Home > Journals > Italian Journal of Vascular and Endovascular Surgery > Past Issues > Giornale Italiano di Chirurgia Vascolare 1999 September;6(3) > Giornale Italiano di Chirurgia Vascolare 1999 September;6(3):215-26

CURRENT ISSUE
 

ARTICLE TOOLS

Reprints

ITALIAN JOURNAL OF VASCULAR AND ENDOVASCULAR SURGERY

A Journal on Vascular and Endovascular Surgery


Official Journal of the Italian Society of Vascular and Endovascular Surgery
Indexed/Abstracted in: EMBASE, Emerging Sources Citation Index, Scopus


eTOC

 

HISTORY OF VASCULAR SURGERY: PERSONALITIES, TECHNIQUES, TURNING POINTS  


Giornale Italiano di Chirurgia Vascolare 1999 September;6(3):215-26

Copyright © 2000 EDIZIONI MINERVA MEDICA

language: English, Italian

Michele Serveto d’Aragona and the lesser circulation

Argenteri A.

From the Department of Vascular Surgery University of Pavia, Italy Division of Vascular Surgery, Polo Universitario Istituto di Cura, Città di Pavia


PDF  


Miguel Servet y Rives (Michele Serveto), a Spaniard ­from Saragossa who was ­born in 1510 and was ­burnt at the ­stake in 1543 by the Inquisition, ­remains one of the ­most mys­ter­i­ous and fas­ci­nat­ing fig­ures of the 16th cen­tu­ry. A theo­lo­gian, phi­los­o­pher, geog­ra­pher, astron­o­mer, astrol­o­ger and phy­si­cian, he embod­ies the pur­est and ­most com­plete expres­sion of Renaissance man pro­ject­ed ­towards new ­faiths, in eve­ry ­field. While ­still a ­young man, his inquir­ing and live­ly ­mind led him to ­write “Trinitatis error­i­bus” ­whose con­tents imme­di­ate­ly result­ed in an inqui­si­to­ri­al ­trial and sub­se­quent con­dem­na­tion. The ­author was ­forced to ­take ref­uge in Lyons ­where he start­ed his med­i­cal stud­ies. He stud­ied med­i­cine ­under Jacob Dubois (Sylvius) in Paris, and it is ­from ­this ­date ­that his friend­ship ­with Vesalius ­also ­dates. The meet­ing of ­these two live­ly ­minds ­laid the ear­ly foun­da­tions for the ­future Galenic rev­o­lu­tion. Serveto ­then ­moved to Vienne, a ­city in the Dauphiné, ­where he ­worked as a doc­tor with­out aban­don­ing his theo­log­i­cal and phil­o­soph­i­cal stud­ies. He ­entered ­into a ­long cor­re­spon­dence ­with Calvin, but ­their ide­as and char­ac­ters ­were rad­i­cal­ly dif­fer­ent: as a ­result of ­this ­clash, Calvin him­self anon­y­mous­ly ­denounced Serveto’s ­book “Christianismi resti­tu­tio” to the Inquisition. He was impris­oned but man­aged to ­escape to Geneva ­where he was recap­tured, ­tried and sen­tenced to the ­stake. In ­this ­last ­book, writ­ten ­against a theo­log­i­cal back­ground, Serveto ded­i­cates six pag­es to his intui­tions regard­ing the pul­mo­nary cir­cu­la­tion, over­throw­ing Galenic dog­ma on the sub­ject. The descrip­tion of the less­er cir­cu­la­tion is ana­lyt­i­cal and pre­cise, start­ing ­from the pre­sump­tion ­that ­there ­were no ­pores in the inter­ven­tric­u­lar sep­tum, as was ­thought at the ­time. Above all, his intui­tion was ­opposed to the the­o­ries of Realdo Colombo, who ­despite ­being ­more accu­rate ­than the Spanish ­author, pub­lished his ­data post­hu­mous­ly in 1559.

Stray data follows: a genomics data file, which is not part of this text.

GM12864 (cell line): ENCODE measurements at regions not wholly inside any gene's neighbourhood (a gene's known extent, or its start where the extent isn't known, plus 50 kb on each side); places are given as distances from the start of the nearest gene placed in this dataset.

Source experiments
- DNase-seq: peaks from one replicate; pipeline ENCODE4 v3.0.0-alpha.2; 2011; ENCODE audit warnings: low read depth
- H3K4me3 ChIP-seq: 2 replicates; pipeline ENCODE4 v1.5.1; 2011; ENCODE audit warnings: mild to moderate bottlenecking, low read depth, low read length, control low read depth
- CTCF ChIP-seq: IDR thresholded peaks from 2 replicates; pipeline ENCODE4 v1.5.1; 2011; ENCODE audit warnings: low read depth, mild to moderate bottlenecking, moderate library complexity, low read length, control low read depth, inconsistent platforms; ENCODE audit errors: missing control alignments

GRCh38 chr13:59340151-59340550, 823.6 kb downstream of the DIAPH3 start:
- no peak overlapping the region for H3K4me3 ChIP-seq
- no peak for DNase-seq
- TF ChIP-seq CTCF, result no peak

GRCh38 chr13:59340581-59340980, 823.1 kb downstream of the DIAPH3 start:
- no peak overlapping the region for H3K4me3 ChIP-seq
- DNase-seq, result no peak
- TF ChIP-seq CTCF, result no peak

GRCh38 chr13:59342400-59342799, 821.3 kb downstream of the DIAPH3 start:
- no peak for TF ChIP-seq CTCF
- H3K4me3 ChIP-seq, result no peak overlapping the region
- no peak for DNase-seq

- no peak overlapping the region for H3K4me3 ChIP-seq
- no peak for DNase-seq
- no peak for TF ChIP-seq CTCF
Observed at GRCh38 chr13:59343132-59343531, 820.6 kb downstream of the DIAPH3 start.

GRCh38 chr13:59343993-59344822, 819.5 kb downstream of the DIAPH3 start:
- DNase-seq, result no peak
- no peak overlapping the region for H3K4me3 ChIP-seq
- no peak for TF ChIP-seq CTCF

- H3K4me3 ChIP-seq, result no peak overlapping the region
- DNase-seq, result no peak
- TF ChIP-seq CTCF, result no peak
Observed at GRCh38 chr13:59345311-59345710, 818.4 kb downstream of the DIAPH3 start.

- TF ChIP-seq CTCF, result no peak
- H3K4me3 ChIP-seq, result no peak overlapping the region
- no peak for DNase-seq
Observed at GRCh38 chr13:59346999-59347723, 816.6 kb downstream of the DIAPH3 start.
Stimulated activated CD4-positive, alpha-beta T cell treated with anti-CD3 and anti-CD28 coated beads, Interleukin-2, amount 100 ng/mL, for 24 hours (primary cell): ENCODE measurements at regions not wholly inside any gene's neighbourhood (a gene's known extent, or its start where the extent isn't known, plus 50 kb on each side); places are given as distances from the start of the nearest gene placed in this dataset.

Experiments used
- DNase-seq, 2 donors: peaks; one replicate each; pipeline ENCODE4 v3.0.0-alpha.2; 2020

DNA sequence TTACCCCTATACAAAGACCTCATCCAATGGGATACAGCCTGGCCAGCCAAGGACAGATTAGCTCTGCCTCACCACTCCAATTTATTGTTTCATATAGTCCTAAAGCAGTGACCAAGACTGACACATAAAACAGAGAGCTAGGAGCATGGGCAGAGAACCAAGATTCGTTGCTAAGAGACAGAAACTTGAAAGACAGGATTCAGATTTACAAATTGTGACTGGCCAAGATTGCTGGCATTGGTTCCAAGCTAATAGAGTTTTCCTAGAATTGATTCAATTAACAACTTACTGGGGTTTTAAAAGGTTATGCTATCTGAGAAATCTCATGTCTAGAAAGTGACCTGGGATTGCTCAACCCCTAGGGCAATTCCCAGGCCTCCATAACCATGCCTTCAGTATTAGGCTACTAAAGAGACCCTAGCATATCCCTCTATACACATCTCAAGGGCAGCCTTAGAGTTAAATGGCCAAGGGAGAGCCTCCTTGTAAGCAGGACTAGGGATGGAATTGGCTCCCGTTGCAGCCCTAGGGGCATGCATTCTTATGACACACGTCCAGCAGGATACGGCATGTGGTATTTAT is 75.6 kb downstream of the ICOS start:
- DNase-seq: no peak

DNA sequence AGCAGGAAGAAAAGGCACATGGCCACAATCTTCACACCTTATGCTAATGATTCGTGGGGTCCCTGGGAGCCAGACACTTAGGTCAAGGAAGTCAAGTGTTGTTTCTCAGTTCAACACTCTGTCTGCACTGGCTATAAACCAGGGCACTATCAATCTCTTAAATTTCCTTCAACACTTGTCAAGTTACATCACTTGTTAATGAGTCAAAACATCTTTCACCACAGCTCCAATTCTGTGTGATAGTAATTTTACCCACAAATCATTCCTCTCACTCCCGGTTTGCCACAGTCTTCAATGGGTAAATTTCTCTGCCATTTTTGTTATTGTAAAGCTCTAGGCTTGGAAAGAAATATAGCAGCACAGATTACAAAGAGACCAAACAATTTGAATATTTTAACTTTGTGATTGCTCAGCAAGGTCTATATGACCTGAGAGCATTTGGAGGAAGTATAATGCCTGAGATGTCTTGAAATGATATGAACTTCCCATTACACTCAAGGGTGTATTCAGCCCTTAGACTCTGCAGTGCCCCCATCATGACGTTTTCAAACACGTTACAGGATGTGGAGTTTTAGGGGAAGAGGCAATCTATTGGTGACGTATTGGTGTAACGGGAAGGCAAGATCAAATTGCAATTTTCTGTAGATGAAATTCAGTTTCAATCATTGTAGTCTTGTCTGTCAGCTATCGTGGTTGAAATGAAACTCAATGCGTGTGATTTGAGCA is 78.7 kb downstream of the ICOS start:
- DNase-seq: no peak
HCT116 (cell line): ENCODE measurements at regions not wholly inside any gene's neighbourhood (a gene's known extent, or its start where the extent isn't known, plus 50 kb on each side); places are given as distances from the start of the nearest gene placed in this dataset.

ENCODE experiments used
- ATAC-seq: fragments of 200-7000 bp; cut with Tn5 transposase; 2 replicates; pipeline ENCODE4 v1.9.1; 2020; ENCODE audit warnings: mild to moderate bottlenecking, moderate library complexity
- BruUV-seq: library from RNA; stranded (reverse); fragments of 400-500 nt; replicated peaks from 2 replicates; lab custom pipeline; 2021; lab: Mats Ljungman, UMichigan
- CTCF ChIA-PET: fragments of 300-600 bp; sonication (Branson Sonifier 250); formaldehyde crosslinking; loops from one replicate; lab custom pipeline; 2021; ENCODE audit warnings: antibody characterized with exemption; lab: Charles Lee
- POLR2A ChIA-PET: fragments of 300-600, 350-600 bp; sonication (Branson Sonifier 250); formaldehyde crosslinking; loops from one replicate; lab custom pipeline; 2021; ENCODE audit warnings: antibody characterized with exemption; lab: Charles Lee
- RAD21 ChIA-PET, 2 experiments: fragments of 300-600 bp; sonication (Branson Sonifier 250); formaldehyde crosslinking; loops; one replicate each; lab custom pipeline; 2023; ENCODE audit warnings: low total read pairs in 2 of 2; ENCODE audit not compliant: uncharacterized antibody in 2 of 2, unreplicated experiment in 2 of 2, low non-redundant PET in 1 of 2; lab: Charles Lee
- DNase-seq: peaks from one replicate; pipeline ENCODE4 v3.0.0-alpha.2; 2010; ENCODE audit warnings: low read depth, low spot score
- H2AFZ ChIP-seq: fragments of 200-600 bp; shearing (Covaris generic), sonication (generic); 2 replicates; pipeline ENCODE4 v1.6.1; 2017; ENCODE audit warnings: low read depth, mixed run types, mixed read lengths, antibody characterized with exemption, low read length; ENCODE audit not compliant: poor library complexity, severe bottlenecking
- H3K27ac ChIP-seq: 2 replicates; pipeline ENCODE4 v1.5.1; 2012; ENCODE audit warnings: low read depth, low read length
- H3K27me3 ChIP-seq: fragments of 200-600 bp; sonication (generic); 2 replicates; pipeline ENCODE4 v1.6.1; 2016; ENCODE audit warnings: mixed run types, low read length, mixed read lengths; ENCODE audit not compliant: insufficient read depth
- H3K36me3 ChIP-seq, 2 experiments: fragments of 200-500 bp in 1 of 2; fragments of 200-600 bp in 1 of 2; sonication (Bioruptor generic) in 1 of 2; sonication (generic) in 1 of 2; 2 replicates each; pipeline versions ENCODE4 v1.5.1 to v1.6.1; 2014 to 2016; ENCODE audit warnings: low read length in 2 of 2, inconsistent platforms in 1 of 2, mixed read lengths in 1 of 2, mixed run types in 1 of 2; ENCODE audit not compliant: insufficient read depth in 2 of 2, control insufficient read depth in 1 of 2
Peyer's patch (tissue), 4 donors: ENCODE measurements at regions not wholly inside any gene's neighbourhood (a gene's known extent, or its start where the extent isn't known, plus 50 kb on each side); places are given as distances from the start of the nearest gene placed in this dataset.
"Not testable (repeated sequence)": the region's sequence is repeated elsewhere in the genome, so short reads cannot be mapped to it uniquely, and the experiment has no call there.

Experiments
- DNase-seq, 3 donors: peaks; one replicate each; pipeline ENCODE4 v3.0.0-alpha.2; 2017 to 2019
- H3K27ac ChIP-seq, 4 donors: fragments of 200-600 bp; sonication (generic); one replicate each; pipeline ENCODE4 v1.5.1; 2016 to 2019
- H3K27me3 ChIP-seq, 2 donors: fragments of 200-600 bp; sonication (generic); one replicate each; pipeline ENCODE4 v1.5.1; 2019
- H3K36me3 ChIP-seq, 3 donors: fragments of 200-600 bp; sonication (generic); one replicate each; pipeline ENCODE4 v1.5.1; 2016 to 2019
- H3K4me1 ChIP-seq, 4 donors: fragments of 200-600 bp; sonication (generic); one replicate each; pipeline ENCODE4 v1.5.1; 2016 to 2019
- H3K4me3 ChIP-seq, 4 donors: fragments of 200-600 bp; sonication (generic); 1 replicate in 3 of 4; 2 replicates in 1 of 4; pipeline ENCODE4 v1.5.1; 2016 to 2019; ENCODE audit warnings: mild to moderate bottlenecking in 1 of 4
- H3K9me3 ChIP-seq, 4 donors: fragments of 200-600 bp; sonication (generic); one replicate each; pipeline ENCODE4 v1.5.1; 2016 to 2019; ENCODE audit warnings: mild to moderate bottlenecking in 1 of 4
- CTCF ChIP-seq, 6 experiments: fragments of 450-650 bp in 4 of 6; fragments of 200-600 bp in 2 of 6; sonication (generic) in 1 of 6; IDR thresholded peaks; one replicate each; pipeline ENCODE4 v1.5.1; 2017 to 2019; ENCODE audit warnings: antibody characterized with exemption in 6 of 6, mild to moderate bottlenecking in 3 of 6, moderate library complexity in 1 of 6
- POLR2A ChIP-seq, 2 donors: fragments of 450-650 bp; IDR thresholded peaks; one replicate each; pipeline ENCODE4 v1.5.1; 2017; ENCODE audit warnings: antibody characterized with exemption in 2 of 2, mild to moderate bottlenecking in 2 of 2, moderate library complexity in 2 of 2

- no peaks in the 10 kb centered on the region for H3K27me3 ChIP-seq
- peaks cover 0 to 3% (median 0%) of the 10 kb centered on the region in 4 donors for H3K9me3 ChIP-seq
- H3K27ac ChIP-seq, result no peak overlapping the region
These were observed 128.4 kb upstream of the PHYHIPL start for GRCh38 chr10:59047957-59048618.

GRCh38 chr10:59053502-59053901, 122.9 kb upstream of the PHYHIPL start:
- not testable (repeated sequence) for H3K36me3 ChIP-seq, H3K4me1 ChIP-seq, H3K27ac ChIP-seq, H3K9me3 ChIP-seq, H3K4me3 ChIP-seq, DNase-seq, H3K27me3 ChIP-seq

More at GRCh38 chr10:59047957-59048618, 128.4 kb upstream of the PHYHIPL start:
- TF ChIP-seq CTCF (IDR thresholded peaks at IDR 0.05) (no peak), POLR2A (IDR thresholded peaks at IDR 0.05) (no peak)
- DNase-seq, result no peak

top of page

Publication History

Cite this article as

Corresponding author e-mail